A growing number of studies demonstrate high rates of subthreshold psychotic experiences, but there is considerable heterogeneity in rates due to study cohort and design factors, obscuring how prevalent psychotic experiences may or may not relate to rare psychotic disorders. In a representative general population sample (n = 4011) in Izmir, Turkey, the full spectrum of expression of psychosis was categorized across 5 groups representing (I) absence of psychosis, (2) subclinical psychotic experiences, (3) low-impact psychotic symptoms, (4) high-impact psychotic symptoms, and (5) full-blown clinical psychotic disorder and analyzed for continuity and discontinuity in relation to (1) other symptom dimensions associated with psychotic disorder and (2) proxies of genetic and nongenetic etiology. Results were tested for linear and extralinear contrasts between clinical and nonclinical and between disorder and nondisorder expression of psychosis. Demographic variables, indexing premorbid social adjustment and socioeconomic status, impacted mostly linearly; proxy variables of genetic loading (more or more severely affected relatives) impacted in a positive extralinear fashion; environmental risk factors sometimes impacted linearly (urbanicity and childhood adversity) and sometimes extralinearly (cannabis), occasioning a disproportional shift in risk at the clinical disorder end of the spectrum. Affective symptoms were associated with a disproportionally higher risk below the disorder threshold, whereas a disproportionally higher risk above the threshold was associated with psychotic symptom load, negative symptoms, disorganization, and visible signs of mental illness. Liability associated with respectively affective and nonaffective symptom domains, in interaction with environmental risks, may operate by impacting differentially over a quasi-continuous extended psychosis phenotype in the population.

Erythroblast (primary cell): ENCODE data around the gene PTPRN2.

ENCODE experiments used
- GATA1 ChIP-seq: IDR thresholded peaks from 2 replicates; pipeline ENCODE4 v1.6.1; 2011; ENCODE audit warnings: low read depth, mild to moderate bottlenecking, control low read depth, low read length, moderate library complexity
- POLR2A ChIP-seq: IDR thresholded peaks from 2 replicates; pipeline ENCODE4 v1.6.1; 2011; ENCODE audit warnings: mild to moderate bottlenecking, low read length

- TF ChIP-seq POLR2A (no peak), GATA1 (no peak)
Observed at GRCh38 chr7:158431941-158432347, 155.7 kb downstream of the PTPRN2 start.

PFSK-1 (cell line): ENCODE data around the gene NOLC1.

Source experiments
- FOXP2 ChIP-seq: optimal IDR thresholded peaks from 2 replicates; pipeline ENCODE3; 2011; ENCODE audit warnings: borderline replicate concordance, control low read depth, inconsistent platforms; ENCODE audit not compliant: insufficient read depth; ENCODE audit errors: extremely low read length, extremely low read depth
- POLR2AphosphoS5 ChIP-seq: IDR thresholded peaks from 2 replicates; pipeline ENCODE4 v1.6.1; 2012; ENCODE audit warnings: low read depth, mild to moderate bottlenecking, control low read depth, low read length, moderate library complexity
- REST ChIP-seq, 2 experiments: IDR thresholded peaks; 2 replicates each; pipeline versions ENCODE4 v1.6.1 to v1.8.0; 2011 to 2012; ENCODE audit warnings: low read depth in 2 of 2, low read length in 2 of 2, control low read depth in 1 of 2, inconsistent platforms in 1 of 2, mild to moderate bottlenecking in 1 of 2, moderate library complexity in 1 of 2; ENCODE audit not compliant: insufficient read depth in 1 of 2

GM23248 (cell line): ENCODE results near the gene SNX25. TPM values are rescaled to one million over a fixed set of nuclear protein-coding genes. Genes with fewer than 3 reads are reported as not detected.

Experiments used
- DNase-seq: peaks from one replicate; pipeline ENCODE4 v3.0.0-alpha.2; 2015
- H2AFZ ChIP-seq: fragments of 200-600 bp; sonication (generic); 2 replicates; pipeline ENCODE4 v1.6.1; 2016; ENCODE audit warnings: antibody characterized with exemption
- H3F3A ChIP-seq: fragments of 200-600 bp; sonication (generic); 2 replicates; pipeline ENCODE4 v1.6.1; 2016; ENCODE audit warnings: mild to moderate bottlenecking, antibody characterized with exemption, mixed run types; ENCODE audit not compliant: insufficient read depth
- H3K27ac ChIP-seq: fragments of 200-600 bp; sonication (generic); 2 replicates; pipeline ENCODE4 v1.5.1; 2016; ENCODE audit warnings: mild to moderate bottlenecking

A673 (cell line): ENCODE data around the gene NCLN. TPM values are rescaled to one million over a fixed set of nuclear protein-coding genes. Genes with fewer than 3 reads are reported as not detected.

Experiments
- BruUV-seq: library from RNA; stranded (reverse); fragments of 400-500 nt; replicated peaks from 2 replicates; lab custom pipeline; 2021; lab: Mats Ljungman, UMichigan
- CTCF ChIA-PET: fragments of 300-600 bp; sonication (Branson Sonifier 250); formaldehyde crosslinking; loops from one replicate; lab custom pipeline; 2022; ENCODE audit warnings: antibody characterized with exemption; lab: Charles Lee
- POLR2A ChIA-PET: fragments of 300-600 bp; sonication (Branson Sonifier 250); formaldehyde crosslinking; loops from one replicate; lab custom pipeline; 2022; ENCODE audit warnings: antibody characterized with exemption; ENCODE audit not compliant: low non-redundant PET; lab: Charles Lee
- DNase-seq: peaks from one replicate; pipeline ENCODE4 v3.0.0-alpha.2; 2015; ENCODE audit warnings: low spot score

- psychosis continuum